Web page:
Fig. 2(c) shows a situation with axial loading, and central XY plane symmetry. The result is a more regular dispersion of material, compared with the free form of Fig. 2(a). The loading is still non-symmetric, but the look and feel of the configuration is much more traditional in Fig. 2(c), than in Fig. 2(a). We can imagine this structure being worked up into a quite conventional-looking pillar and bracket. There may be formal reasons why we want to impose the XY or YZ symmetry, which we will cover in the next section, but it’s interesting to see how pushing and pulling symmetry conditions can give us configurations that are perhaps more appealing in an intuitive sense.

Manufacturing Constraints

As I mentioned earlier, in relating my own design experience, symmetry may be required for manufacturing. Most topology optimizers also allow specific manufacturing constraints to be applied. In Figs. 3(a) through (c), an extrusion constraint has been applied in the Y direction and the three combined load cases are repeated. The topology optimizer can now only add or remove elements independently in the XZ plane, as shown in Fig. 3(c). The distribution is then projected along the y-axis. The non-design loading and constraint regions are not extrudable, but the rest of the design region is. Again, in practice it would make more sense to tailor the non-design loading and constraint regions to suit the extruded design philosophy.

Fig. 3: (a) combined load with extrusion constraint, (b) split view and (c) section view.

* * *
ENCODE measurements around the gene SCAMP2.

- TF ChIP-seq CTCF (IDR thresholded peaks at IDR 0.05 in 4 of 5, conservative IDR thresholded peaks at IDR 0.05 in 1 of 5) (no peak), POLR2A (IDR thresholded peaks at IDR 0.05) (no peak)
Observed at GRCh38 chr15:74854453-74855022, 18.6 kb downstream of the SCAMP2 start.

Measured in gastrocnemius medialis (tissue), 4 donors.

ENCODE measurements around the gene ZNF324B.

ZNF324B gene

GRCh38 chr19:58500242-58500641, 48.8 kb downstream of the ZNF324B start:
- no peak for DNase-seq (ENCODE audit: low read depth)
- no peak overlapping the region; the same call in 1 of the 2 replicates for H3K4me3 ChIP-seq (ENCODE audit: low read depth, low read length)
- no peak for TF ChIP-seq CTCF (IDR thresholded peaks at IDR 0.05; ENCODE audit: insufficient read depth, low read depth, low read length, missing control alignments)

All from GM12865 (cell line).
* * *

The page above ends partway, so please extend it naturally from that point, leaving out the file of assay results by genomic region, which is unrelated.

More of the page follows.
Variations on the extrusion constraint include draw constraints, which can be single or double sided. This forces the topology optimizer to create shapes that can be drawn out of single-sided or double-sided molds or dies.

Further extensions to manufacturability include pattern regions. For example, we could have divided our initial design space into three regions by slicing twice in the XZ plane. Each one of these three regions could then be forced to develop a similar pattern. The pattern is arbitrary, but it is repeated as each of the three sets of corresponding elements across the three regions is slaved together. If an element is deleted from one region, it must be deleted from all. Conversely, if it is added in one region it must be added to all. Because the patterning is working on topology, it is possible to have varying sizes of the pattern regions. For example, in a tapered wing rib, the same pattern could exist across different bays, but could be scaled and warped. The topology is identical, but the dimensions have morphed to suit.

Manufacturing constraints attempt to control the “wild child” of topology optimization to produce more realizable structural forms. In most topology-led design evolutions, however, there will probably be a point at which it is more useful to transition to shape or sizing optimization, or think about the structure from a common-sense design perspective. In many ways, the whole point of topology optimization is to explore free-form designs and over-constraining can become unproductive.

In future articles in this series, we will look at case studies using various commercial topology optimizers.